dealing with 44.1 kHz audio

Community Beginner ,
Nov 12, 2019 Nov 12, 2019

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We are editing a feature documentary with the audio set at 48kHz. Our composer has given us the music cues in 44.1kHz. They seem to play fine even with the different rates. Our audio mixer says we should be working entirely in 48kHz.

Will working with the 2 different rates be a problem? I know it used to be problematic, but am curious as to whether this has been resolved with all the new software and hardware.

 

If we should indeed convert all the tracks to 48kHz, is this something we can do? Or does my composer have to do it? I'd rather we did it.

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Adobe Community Professional , Nov 12, 2019 Nov 12, 2019
good question.  if you've got the full adobe suite, I'd use audition to do the resampling, but not sure I could hear the difference using adobe media encoder.   My understanding is that the bit depth is also important and that 24 bits is better than the standard 16.  You might also want to slap your composer up the side of the head and explain that 48k is the standard for video...   How will the finished piece be distributed?  Youtube?  probably won't make a difference.    Wait a second, you hav...

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Adobe Community Professional ,
Nov 12, 2019 Nov 12, 2019

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It can cause issues. Convert them to 48Khz in lets say Adobe Audition. (F11-key)

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Community Beginner ,
Nov 12, 2019 Nov 12, 2019

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Thanks! We will give that a shot and see how it goes!

 

 

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New Here ,
Jul 03, 2022 Jul 03, 2022

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You saved my day with your F11 shortcut solution ❤️

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Adobe Community Professional ,
Nov 12, 2019 Nov 12, 2019

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good question.  if you've got the full adobe suite, I'd use audition to do the resampling, but not sure I could hear the difference using adobe media encoder.   My understanding is that the bit depth is also important and that 24 bits is better than the standard 16.  You might also want to slap your composer up the side of the head and explain that 48k is the standard for video...   How will the finished piece be distributed?  Youtube?  probably won't make a difference.    Wait a second, you have an audio mixer?  Why can't he do it?  

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Community Beginner ,
Nov 13, 2019 Nov 13, 2019

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Best answer I've gotten on one of these community threads! I did ask our mixer again and he said that we shouldn't even bother if all the music is in at 44.1 already. And I will slap the composer upside the head! He says that all his programs default to 44.1. It all sounds fine in the edit, so I'm not sure there is an actual problem. I don't hear a pitch difference anyway. That said, I'm no pitch perfect music genius.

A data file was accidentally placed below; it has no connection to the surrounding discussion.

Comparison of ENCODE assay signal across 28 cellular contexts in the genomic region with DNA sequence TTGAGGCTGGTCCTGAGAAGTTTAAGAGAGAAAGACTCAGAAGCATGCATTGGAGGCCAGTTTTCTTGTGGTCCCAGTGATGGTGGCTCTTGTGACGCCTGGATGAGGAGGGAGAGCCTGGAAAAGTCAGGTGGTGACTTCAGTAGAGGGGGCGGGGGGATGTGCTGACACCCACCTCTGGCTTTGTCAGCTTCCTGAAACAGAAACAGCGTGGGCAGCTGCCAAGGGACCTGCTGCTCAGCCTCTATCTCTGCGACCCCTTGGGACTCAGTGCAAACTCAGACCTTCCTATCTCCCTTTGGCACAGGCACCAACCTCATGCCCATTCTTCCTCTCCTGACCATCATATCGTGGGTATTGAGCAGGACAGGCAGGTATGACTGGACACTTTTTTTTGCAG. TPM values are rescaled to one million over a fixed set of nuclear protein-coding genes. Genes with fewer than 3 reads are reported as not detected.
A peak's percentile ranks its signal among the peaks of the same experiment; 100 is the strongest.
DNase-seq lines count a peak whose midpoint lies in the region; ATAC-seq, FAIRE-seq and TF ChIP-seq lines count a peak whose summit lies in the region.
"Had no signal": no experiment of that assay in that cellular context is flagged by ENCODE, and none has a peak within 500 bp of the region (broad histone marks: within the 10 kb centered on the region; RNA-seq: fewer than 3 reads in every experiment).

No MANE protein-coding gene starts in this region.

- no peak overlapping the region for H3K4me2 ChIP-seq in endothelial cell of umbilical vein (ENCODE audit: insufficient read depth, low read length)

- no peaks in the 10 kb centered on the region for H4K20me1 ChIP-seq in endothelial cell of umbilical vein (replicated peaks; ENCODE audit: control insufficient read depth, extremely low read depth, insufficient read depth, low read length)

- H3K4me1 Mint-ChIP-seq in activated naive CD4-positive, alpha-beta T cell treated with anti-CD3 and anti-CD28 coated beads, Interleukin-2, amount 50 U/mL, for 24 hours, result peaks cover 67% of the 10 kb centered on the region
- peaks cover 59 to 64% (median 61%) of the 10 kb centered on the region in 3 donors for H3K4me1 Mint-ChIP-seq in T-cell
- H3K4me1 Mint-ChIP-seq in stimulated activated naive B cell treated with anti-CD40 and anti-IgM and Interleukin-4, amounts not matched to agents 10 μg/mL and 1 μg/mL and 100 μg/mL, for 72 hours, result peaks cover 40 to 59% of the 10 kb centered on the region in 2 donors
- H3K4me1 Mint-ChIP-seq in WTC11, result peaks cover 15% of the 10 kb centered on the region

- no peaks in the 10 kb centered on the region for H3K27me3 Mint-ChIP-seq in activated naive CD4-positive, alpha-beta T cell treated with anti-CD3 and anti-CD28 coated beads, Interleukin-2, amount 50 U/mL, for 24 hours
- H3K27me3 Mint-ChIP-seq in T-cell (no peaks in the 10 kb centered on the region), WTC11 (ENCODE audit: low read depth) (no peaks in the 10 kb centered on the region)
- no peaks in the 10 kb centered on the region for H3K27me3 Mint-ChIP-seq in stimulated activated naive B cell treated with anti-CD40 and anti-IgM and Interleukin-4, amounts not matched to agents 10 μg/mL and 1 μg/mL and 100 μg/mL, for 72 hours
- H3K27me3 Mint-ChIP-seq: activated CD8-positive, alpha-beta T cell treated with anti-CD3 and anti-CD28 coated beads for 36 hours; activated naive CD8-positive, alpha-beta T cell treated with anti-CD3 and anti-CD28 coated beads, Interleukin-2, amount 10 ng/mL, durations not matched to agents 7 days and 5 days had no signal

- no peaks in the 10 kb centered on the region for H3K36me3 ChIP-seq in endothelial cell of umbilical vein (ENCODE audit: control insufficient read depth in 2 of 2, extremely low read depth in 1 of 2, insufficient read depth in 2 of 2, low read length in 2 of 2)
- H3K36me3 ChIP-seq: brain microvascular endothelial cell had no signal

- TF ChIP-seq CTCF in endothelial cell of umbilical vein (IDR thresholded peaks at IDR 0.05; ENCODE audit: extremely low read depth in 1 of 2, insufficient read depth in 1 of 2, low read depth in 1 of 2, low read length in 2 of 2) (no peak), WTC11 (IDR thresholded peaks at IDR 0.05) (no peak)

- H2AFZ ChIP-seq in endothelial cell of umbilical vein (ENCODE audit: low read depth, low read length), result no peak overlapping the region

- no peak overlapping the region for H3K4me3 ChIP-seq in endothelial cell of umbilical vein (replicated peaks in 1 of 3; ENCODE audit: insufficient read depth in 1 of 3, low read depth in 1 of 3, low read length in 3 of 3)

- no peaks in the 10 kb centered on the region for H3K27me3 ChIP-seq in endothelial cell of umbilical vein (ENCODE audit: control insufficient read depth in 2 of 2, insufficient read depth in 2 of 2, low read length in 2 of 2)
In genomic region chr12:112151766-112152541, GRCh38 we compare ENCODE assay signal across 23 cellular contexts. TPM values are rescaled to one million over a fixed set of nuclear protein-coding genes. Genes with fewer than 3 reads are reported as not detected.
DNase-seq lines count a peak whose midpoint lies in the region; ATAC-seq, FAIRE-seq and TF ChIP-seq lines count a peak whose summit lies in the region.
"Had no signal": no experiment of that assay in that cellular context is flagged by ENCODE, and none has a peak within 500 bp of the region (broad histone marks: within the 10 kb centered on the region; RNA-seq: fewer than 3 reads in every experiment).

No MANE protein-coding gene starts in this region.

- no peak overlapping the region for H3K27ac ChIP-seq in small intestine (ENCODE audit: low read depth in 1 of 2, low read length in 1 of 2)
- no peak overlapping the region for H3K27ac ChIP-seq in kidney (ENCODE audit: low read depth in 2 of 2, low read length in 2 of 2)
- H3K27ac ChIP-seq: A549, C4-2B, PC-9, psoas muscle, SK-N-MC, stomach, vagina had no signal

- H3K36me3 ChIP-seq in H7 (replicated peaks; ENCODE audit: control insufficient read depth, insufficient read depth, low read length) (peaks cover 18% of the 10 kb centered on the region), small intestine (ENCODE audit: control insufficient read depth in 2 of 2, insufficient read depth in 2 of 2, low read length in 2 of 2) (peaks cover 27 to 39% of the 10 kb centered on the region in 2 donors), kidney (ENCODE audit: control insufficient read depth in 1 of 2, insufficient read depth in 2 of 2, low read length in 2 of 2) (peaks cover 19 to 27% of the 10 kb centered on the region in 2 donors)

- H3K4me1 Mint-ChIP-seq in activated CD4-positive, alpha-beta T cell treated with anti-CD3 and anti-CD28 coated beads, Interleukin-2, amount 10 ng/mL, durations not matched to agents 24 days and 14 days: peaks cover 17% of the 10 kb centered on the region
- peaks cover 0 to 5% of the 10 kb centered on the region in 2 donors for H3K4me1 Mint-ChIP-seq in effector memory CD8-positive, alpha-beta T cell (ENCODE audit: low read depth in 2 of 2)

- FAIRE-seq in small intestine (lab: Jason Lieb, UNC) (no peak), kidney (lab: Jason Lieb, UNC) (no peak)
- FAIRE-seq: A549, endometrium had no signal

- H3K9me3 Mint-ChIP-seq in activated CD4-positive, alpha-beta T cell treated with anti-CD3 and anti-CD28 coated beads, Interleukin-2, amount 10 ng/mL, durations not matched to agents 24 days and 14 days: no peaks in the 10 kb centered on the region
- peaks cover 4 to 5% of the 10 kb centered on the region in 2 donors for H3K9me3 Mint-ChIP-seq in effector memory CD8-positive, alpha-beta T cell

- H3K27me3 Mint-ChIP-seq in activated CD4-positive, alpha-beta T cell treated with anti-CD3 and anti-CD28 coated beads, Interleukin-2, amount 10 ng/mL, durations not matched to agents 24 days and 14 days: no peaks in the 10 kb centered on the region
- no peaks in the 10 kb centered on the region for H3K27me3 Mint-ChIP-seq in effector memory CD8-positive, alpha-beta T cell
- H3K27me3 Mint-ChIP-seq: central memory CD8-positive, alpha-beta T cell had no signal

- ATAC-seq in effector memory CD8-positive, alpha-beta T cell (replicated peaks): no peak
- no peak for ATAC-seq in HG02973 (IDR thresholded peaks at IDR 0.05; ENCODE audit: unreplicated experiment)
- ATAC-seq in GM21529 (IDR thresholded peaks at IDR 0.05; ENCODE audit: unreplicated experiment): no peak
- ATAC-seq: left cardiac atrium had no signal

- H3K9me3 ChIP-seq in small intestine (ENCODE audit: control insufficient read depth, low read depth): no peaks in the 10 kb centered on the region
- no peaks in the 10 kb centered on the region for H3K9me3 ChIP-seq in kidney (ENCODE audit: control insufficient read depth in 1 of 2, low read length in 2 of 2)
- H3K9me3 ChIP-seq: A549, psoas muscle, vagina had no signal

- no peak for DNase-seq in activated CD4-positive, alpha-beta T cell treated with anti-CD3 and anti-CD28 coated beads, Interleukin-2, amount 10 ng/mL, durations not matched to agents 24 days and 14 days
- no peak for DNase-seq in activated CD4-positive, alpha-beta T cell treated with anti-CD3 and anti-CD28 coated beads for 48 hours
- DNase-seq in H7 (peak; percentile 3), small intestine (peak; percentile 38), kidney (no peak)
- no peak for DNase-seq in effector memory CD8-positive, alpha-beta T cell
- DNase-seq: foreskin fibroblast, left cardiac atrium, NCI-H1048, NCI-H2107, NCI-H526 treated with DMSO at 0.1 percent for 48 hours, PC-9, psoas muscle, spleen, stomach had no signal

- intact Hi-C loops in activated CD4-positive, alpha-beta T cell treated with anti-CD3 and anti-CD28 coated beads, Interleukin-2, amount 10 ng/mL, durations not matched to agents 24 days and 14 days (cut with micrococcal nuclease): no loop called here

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Adobe Community Professional ,
Jul 03, 2022 Jul 03, 2022

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The reason the composer's program defaulted to 44.1 is that is the CD standard for a final run, meaning when the data is written to the CD for "publication".

 

That number was chosen because it's close enough to 48 to not be 'aurally' notable, but a bit less data space needed on disc. It unfortunately is not a great choice for editing audio. And why some audio apps default to 44.1 when you're modding the sound is beyond me.

 

And as noted, video is always 48k. I think the composer would be wiser to work in 48k, and allow publishing of CDs to go on at 44.1k.

 

Neil

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Adobe Community Professional ,
Jul 03, 2022 Jul 03, 2022

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and for what it's worth, a dedicated audio program will usually do a better job of resampling than Premiere as far as I know...  It definitely gives you more options for resampling.   All the sound designers I work with insist that they do the resampling...  Honestly I don't think I would hear the difference, bwdik

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Adobe Community Professional ,
Jul 04, 2022 Jul 04, 2022

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One of the reasons that 44.1 was used in the early days was that digital audio was recorded on slightly modified  analogue video recorders and the digital audio was turned into an analogue video signal. It was found that the bit rate of 44.1 would easily fit into both PAL and NTSC video lines. My one and only pop chart single was recorded using a Sony PCM F1 on to a betamax tape.

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Adobe Community Professional ,
Nov 13, 2019 Nov 13, 2019

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glad I was able to help.  Resampling doesn't change the pitch.  that's why you couldn't hear the difference.  And so what if the composer's program deafults to 44.1?  That's no excuse.  And your mixer doesn't understand how video programs deal with sampling rates.  The difference in sampling rates can cause problems and it's hard to predict when this will happen.  Since you're going to a mix, he'd be able to deal with the issue if it rears it's ugly head but I'd definitely resample to 48k.  just a safer way to work.  

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